What does it mean to be a LEED Green Associate Designer? LEED (Leadership in Energy and Environmental Design) is the most widely used green building rating system in the world. LEED Green Associate credential affirms a professional’s thorough comprehension of green building principles and practices. It measures general knowledge of green building practices.
What about NCIDQ? This stands for National Council for Interior Design Qualification. Skills required to design secure, functional and innovative interior spaces. This helps show the difference "interior design" and "interior decorating.” Creative and technical solutions within a structure that are functional, attractive and beneficial to the occupants' quality of life and culture. Designs must adhere to code and regulatory requirements and encourage the principles of environmental sustainability.
Why did you choose FIDM? I wanted to take a big step in my life and career to be able to meet the vision I had set for myself and needed a prestigious place that would prepare me to be successful. I was drawn to the small class sizes and the wide range of classes and programs available. I liked that Visual Merchandising, Set Design, and Interior Design were all under one roof.
How do you feel FIDM prepared you for what you are doing now? It further developed my skill base. For me, it took interior design out of the white box. I learned how to tell a story and why that is so important for a space or any environment to truly be successful, whether that’s retail, an event, or a hotel. The faculty actually root for you to be successful, which was extremely helpful and positive, which is hard to come by.
What do you love about Interior Design? Seeing my vision become reality. I find it enjoyable to help shape how a person will experience a space/place. Seeing a project you pour your soul into, for sometimes years, becoming complete and then be able to watch people have positive reactions to a space I was a part of, is very rewarding.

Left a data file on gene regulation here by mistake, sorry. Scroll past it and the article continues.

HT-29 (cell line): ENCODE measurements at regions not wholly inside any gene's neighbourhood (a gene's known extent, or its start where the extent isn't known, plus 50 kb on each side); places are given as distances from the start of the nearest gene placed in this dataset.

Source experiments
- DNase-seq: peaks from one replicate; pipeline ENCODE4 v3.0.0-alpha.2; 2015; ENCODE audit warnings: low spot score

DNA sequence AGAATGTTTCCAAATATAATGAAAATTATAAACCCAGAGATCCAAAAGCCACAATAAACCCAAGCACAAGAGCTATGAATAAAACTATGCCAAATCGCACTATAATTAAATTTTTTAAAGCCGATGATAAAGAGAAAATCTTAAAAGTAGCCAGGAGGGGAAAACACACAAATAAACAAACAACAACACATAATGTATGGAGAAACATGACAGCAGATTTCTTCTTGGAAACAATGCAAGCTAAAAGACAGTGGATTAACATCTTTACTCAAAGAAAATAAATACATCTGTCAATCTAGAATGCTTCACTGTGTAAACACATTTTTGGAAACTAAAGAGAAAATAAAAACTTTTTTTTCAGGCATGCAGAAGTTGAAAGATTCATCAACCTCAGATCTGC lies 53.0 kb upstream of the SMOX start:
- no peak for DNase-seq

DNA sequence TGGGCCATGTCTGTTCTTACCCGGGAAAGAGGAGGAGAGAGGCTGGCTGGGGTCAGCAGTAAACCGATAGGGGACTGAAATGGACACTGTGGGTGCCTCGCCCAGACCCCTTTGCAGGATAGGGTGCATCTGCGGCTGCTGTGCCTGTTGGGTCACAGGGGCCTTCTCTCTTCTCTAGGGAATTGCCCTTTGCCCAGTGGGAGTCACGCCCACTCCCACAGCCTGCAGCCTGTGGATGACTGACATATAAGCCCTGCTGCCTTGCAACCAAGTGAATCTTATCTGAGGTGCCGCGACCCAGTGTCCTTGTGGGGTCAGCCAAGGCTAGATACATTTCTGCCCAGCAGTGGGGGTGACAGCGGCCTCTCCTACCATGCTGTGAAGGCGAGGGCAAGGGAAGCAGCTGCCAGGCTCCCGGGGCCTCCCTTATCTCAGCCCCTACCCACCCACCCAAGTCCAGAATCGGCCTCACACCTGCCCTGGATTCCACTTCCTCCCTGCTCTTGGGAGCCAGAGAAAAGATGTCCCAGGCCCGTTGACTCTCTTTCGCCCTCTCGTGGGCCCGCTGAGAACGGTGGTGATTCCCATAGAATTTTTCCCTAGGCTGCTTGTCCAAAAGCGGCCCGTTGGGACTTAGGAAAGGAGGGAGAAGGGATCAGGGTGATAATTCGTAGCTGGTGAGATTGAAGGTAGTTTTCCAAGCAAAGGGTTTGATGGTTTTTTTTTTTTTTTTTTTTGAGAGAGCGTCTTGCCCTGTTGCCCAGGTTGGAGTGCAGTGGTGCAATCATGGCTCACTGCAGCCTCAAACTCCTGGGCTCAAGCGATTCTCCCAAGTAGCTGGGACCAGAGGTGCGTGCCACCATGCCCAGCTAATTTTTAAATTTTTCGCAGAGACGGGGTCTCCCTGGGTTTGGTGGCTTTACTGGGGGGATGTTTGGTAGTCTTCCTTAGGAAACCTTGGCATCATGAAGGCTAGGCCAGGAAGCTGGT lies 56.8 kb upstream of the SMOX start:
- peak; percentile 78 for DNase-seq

What inspires you in your design work? Similar to what I love about Boyne, is being able to be inspired by a range of brands and themes. Being able to take ideas from all facets, tweak them and apply them differently with creative thinking is very intriguing to me. On a non-work related note, I am personally drawn to simple, natural, mid-century environments.
Looking back, which classes at FIDM were most valuable to you? Honestly, I feel like all of them help. There are different topics in each class that when added all together it made for victory. The classes that I use the knowledge or skills gained on a regular basis were Event and Visual Merchandising / Retail. Event was super helpful to see how interiors can be related to more than just a “room.” It’s a short term environment that creates lasting memories. It was valuable to learn how to tell a story through details, centerpieces, plates, and background decoration. In Visual Merchandising / Retail, it was valuable to understand how fixtures, merchandise, and brand identity all need to be cohesive in one consistent style to work and elevate the store. How to properly display items and elements without being overbearing to guests or shoppers.
Any advice for current FIDM Students? GET INVOLVED! Get to know the faculty, always stop in to say hi and see what opportunities are new. Volunteer and intern—I volunteered every chance I got. It gives you a great place to start getting to know and working with other students as well as professionals in the business. Take advantage of all the resources at your disposal. At my previous school, I wasn’t as involved and that is why I knew if I wanted to get the most out of my experience at FIDM, I needed to put myself out there. Do things that are new; try to do different tasks and talk to different people.
What is your biggest goal right now? To continue to prove and improve myself, and move up in my company. Continue to grow relationships and work to become a more prominent designer. Get a house of my own to design and deck it out!
Photos | Courtesy of Boyne Resorts